The 483-km-long Dordogne is the fifth longest river in France. The river rises on the flanks of the Puy de Sancy and, at the Bec d’Ambès, it merges with the turbulent waters of the Garonne where together they form the estuary of the Gironde.
When it reaches the Pays de Bergerac near the village of Urval, the Dordogne widens and becomes less rushed.
Between Le Buisson-de-Cadouin and Lalinde, its clear waters have steadily carved out the rock since time immemorial and have formed impressive meanders bordered by cliffs: the Cingle of Limeuil and the Cingle of Trémolat.
Along the foot of the cliffs, the river provides shelter and food for a host of winged creatures, as the environment is peaceful: ducks, herons, kites, kingfishers, swans, common coots, cormorants, grebes, egrets…
When it reaches Limeuil, listed as one of the ‘Most Beautiful Villages in France’, the Dordogne swells with the waters of the Vézère which, prior to arriving here, has also covered great ground.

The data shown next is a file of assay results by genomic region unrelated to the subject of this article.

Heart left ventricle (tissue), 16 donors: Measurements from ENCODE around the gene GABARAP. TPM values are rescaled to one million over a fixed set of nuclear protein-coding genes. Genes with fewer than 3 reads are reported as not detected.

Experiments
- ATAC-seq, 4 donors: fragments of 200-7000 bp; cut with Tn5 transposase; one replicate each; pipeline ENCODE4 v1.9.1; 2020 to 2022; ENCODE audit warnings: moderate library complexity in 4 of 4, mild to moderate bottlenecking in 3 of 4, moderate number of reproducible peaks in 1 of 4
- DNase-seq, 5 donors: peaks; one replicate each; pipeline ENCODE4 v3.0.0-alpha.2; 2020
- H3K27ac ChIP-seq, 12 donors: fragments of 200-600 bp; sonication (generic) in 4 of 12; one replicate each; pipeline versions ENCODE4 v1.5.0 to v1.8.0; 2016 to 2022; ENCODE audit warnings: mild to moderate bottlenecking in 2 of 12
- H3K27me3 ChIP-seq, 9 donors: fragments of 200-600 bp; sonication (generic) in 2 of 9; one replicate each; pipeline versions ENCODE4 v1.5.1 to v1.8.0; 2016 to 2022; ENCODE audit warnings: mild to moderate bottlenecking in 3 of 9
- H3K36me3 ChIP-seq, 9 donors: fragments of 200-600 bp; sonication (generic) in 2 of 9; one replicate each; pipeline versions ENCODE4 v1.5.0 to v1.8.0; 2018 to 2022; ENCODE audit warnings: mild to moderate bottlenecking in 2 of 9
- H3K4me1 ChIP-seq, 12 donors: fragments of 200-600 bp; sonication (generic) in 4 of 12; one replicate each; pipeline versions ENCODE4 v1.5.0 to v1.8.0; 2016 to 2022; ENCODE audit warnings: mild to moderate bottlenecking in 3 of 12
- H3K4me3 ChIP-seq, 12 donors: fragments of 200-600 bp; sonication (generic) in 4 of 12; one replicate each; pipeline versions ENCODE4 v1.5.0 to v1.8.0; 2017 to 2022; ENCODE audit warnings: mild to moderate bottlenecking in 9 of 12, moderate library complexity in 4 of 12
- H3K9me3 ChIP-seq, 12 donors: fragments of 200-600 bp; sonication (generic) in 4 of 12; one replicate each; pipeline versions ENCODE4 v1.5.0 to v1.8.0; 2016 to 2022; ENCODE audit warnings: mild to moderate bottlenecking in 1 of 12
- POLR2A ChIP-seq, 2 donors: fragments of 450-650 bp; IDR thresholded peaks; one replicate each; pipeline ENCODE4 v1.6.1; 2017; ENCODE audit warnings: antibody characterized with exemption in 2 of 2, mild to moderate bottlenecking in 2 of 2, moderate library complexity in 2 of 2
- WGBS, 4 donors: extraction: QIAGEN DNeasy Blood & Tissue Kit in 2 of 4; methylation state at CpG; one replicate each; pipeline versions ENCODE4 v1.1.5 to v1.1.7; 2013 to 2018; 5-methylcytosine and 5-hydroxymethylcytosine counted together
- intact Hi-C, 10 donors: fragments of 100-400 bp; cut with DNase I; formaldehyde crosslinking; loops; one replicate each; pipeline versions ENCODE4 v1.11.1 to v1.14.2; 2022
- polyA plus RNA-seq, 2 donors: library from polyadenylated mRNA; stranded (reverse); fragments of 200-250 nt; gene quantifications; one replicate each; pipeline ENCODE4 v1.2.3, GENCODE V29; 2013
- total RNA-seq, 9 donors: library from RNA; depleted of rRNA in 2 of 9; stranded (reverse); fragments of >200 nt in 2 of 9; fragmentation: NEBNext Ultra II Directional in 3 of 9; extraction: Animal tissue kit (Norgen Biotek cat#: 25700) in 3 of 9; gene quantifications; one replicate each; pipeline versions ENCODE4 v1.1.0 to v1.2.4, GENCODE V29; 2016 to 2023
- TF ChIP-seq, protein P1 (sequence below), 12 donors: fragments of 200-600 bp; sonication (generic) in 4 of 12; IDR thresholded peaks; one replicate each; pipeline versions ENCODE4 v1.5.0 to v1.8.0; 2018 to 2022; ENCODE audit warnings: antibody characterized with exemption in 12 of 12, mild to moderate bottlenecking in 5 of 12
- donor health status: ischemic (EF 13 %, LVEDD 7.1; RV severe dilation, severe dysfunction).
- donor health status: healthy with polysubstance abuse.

The Dordogne then reaches Mauzac’s extensive body of water where it runs into a dam built at the beginning of the 20th century.
Back in the days of inland waterway transportation…from Mauzac to Bergerac
On the other side of the port, a lock marks the entrance of the Dordogne’s side channel: this 15-kilometre-long infrastructure, engineered in the middle of the 19th century, enabled “gabarres” (traditional flat-bottomed boats) to reach Tuilières safely, as they avoided the fearsome rapids of the Grand Thoret, of the Gratusse and the Pesqueyroux with its legendary dragon, the Coulobre.
When the water was high, heavy cargoes of wood, cereals, paper, iron and wines produced in the region, as well as salt, sugar and spices which were obviously from far-distant lands… paraded by upstream and downstream…
Then the railway arrived on the scene and, just a few decades after it was commissioned, it went on to replace the waterway, elegant craft made way for trains, deckhands became railway workers…
The channel bears witness to the inland waterway life of the Dordogne through a hiking trail which begins at Mauzac, takes in the bastide de Lalinde, the Port-de-Couze catchment, Saint-Capraise-de-Lalinde port and channel-bridge and ends at the Tuilières Dam; here, an ingenious staircase of locks prompts the channel to flow into the river. There is also an amazing elevator reserved exclusively for migrating fish, and a self-guided signed interpretative trail relating the history of the channel and its “gabarres”.